Someone announced to me the other day that publishers need to control the links in and out of their content. The notion being that a publisher shouldn’t allow another entity – say a retailer for example – to insert their own links and references into content produced by a publisher. This is half right: Enabling third parties to link and build applications using your content could become an important aspect of consumer engagement but today that idea – enabling linking and supplying APIs – might give publishers pause. It doesn’t mean however that the concept is completely wrong for publishers and with experimentation and testing third party access to publisher content is likely to develop over time.
Print books are seen as a ‘unit’ but in the eBook world the ‘unit’ can be atomized and through this process all sorts of opportunities for the publisher to provide additional value and commercial opportunities may develop. For example, publishers can provide reference links that expand on some element of the text like an encyclopedia entry or mapping that shows geographic or topographic details, images or archive video on an historical event. Much of this is the stuff of basic blogging but should now be considered by publishers as key components of their eBook product offerings.
Commercial applications will enable up and cross selling. For publishers, this ability to manage how the consumer navigates within the eBook content could be critical to building consumer loyalty, engaging with the consumer and adding incremental revenues. If a consumer is reading a book about President Lincoln it is (almost) obvious that up selling that consumer to a paid ‘invitation only’ discussion with the author could be commercially viable. This is also true of cross-selling that consumer on books published by the same author and about revolutionary history. Commercial applications could also include advertising – consider a trade title on home repair where advertising is matched to topic. In the case of advertising, many publishers have reservations over effectiveness, but this is a legacy of the print world where the ad was static and often became irrelevant over time.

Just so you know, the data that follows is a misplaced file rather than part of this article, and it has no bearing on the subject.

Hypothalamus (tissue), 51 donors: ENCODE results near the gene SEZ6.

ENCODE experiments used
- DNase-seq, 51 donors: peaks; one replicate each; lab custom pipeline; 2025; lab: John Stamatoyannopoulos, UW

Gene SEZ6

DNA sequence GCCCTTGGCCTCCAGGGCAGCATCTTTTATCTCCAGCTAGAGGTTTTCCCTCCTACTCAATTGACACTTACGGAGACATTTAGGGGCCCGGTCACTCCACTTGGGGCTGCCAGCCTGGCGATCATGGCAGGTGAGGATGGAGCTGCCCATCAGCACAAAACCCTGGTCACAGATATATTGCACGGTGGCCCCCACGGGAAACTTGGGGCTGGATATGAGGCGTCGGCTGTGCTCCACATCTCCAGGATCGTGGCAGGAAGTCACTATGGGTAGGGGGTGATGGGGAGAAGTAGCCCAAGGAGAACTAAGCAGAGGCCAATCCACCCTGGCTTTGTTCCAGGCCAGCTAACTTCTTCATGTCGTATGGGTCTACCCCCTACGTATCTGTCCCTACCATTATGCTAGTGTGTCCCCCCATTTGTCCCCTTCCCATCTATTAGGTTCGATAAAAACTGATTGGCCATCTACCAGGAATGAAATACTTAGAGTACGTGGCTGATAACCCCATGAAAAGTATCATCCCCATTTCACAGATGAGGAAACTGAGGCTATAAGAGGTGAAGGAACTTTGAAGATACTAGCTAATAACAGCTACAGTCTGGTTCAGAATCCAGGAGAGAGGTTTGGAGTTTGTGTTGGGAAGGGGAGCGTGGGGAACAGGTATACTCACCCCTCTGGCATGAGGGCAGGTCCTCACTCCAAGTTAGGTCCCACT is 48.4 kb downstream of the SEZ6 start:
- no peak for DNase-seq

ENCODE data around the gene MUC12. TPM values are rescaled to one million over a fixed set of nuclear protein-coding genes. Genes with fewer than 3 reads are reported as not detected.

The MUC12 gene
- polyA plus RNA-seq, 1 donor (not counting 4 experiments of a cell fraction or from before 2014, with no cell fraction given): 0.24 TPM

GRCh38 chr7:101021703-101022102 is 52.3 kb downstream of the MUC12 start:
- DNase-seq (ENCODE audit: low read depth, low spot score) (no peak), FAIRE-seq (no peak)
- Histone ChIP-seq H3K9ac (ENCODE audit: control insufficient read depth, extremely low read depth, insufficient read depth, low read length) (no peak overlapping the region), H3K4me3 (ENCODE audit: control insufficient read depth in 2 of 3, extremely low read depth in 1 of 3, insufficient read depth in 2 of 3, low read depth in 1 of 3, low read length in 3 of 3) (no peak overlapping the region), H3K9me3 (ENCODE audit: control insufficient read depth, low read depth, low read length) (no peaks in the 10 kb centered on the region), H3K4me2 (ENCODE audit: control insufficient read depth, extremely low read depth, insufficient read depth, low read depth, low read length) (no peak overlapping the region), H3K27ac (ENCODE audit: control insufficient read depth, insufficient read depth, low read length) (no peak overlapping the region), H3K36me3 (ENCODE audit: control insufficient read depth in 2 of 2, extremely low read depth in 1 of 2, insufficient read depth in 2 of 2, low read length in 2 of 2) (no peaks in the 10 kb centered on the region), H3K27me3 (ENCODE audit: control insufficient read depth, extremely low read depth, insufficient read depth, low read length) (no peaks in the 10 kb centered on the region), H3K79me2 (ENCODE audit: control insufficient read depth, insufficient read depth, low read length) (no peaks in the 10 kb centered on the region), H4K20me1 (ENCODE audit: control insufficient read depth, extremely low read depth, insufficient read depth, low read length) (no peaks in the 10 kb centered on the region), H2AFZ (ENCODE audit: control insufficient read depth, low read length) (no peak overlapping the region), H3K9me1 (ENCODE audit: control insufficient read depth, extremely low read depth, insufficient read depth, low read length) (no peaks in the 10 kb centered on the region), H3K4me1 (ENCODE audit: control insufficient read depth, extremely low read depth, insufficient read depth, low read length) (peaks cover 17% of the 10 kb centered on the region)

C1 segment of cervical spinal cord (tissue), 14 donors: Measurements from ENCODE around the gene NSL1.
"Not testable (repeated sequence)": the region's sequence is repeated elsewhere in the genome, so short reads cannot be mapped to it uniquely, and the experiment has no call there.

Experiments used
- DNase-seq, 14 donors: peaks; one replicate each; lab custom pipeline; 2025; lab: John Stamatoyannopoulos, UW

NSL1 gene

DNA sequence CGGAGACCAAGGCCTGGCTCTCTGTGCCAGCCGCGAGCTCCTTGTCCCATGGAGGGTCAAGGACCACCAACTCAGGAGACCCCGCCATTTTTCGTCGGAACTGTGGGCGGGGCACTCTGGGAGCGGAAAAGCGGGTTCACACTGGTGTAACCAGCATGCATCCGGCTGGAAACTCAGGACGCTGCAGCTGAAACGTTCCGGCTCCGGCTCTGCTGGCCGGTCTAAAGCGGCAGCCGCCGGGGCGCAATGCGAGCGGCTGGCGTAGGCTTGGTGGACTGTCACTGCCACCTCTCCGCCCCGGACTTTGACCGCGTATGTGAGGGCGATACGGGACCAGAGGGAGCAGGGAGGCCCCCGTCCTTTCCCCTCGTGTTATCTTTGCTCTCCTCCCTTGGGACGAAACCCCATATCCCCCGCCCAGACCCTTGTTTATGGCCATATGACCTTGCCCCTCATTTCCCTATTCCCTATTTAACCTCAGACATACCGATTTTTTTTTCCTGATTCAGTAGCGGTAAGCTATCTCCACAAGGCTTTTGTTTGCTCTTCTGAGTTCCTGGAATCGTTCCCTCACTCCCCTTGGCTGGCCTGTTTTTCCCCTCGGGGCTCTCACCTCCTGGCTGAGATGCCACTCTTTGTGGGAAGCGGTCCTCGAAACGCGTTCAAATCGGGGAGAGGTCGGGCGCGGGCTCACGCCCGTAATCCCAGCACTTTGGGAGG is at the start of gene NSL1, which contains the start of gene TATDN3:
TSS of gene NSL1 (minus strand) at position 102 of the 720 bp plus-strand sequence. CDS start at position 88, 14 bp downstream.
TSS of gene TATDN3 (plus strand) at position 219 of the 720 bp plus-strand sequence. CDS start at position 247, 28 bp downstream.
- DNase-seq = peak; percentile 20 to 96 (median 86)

Key to enabling some of this in/out linking could be the digital object identifier (DOI). (A DOI remains ‘persistent’ but a DOI can ‘resolve’ to different online locations over time). CrossRef, the organization that – in part – supports journal publishers with DOI resolution, has been assigning more and more DOI’s to books and publishers should be thinking about using DOI’s to up and cross sell enhanced consumer engagement. Publishers will be thinking less about the book as a single ‘unit’ and more about their unique ability to add and enable universal (but appropriate) linking that raises their engagement with consumers. After all, wouldn’t a publisher rather control this than Amazon?